A: NASH is a really complicated multifactorial disease, which we are only just understanding. It has a significant impact on patients worldwide and costs our health systems a lot of money. The disease and its impact are complicated; because of its multifactorial nature, hitting a single drug target won’t work well enough to make a big difference, and traditional paths of drug development could be unsuccessful. Gilead have embarked quite substantially into the area of NASH; our early major studies, STELLAR-3 and STELLAR-4, didn’t have positive results. Now we are looking at multiple other options, some traditional: targeting multiple pathways to see if that will make a difference rather than going on one target.
The collaboration with insitro has taken a completely new approach to NASH. Their specialty is modelling of disease, but they are also looking at potential candidate targets and patient responses. This is done in a machine learning environment, using what we have now – great advances in technology, data manipulation, and data storage – but also looking at how we handle data and how we use it to predict outcomes in a computer rather than in large clinical trials. If successful, it may predict the right targets and molecules. Then we will take up to five targets forward into development, and, if those are successful, into human clinical studies. It is a different approach and we are excited about it. We’ve been active in external partnerships and looking for novel approaches – this is a great example of that.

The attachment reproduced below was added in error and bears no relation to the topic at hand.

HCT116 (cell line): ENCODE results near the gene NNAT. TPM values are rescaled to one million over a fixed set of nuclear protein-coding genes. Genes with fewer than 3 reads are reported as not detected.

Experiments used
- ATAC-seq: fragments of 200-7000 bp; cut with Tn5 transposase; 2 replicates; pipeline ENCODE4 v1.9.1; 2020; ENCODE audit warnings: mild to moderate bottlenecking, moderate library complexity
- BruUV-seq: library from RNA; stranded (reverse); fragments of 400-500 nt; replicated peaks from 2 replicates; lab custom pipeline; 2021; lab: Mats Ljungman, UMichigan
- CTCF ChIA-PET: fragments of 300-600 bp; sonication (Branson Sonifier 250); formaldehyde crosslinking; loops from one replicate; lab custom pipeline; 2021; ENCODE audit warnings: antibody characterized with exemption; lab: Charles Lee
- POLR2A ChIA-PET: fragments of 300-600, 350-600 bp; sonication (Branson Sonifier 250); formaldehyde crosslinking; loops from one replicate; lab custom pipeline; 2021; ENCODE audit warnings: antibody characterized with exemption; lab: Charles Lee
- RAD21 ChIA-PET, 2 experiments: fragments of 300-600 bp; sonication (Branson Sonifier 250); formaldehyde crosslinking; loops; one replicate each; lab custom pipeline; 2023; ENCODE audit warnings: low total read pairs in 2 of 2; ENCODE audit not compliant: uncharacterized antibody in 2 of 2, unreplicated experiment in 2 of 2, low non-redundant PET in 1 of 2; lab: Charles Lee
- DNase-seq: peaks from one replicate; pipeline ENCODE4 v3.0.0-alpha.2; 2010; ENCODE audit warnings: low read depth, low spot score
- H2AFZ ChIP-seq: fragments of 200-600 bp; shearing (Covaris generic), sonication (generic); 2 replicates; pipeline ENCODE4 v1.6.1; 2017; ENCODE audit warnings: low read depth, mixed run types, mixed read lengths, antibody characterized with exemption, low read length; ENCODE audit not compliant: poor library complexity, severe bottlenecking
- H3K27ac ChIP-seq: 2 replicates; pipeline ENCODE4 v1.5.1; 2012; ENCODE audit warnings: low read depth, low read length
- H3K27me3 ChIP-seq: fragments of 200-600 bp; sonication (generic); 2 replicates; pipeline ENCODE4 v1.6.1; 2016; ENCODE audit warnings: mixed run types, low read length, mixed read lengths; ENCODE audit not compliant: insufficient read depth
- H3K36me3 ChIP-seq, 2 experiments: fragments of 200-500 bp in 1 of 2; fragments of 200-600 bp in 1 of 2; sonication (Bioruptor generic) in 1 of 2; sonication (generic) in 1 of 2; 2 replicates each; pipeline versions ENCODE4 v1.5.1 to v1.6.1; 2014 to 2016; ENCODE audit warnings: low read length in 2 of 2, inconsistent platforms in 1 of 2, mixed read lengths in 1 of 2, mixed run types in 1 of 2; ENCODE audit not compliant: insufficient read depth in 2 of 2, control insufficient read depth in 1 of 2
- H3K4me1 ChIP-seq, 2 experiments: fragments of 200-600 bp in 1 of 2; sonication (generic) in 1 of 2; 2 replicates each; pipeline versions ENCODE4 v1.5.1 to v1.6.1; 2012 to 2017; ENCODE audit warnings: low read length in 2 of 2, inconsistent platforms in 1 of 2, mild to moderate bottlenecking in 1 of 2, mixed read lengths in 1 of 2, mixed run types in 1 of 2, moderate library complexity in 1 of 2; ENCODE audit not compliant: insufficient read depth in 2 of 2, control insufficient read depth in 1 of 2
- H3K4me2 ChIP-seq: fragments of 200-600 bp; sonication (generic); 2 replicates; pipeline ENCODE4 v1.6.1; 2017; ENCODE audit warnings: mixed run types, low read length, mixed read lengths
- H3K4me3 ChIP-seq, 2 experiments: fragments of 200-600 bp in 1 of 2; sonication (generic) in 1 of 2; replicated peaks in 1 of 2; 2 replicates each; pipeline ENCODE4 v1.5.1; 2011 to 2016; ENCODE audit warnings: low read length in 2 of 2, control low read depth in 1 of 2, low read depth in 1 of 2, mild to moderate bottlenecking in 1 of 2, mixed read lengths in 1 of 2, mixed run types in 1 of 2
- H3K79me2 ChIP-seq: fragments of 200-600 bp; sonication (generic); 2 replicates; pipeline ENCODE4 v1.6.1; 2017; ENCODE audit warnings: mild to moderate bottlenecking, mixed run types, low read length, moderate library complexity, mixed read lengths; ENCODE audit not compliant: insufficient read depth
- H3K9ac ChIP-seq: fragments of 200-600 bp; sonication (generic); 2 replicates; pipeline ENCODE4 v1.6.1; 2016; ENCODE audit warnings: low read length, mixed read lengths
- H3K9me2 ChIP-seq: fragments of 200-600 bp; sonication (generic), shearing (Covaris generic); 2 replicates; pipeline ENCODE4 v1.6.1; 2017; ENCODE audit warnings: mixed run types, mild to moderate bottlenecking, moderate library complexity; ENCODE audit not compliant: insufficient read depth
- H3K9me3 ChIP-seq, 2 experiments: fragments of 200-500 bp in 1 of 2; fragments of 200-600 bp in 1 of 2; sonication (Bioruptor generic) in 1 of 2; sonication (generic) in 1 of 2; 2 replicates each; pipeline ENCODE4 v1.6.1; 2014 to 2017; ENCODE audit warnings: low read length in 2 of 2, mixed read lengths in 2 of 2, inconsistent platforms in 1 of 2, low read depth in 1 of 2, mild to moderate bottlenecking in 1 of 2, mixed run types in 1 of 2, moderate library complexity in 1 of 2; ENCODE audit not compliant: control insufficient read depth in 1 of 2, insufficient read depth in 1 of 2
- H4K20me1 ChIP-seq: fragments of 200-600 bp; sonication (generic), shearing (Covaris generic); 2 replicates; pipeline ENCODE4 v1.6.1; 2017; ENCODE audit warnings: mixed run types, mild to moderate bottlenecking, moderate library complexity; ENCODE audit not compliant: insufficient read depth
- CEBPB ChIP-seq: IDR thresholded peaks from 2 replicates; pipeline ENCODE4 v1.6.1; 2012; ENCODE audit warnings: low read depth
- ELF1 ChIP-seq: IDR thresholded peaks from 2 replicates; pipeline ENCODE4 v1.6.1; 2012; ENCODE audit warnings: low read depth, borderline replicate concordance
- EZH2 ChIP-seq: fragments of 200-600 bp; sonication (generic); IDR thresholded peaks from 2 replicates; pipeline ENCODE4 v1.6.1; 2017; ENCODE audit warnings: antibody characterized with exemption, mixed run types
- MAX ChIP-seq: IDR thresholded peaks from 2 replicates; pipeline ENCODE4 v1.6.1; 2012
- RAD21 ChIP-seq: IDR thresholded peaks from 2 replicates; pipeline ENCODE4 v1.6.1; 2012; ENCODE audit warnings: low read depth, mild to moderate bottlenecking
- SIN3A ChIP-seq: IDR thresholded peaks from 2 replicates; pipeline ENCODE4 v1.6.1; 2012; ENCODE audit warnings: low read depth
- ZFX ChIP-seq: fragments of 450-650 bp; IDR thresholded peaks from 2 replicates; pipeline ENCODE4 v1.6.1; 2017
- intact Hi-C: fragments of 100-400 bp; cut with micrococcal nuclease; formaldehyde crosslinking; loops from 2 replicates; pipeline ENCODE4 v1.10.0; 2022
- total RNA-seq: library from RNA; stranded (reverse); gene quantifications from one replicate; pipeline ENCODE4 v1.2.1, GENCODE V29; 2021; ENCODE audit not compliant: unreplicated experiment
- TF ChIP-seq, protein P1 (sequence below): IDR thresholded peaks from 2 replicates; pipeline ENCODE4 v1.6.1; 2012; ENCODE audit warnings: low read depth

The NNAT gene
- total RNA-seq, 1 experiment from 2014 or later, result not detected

Q: How important will non-invasive testing be to successfully diagnose NASH patients in the future?
A: I think it is critical because the standard liver biopsy diagnosis is an invasive procedure. Written down on paper, it doesn’t sound too bad, but it involves inserting a fairly large needle into the liver, so there are risks and there is certainly discomfort for the patient. It also only tests a small piece of the liver, which might not be representative. Replacing that with a scan or a blood test that has a similar quality of evaluating the liver’s health is great. We now have a number of such tests which have been proven: the Fibrosis-4 (FIB-4) Index, the enhanced liver fibrosis (ELF) panel, and fibroscan. All of those have been shown to be very accurate and match the liver biopsy well. Even though our early major studies failed, we hope that the data they generated will allow anyone managing liver disease to move away from biopsy and onto a test such as a scan or blood test; these non-invasive tests will allow patients to be screened and treated much more safely.
Q: MA play an important role in medical education throughout all product lifecycle phases. What challenges have you and your team faced moving from the traditional single-customer engagement model to one with many interconnected stakeholders?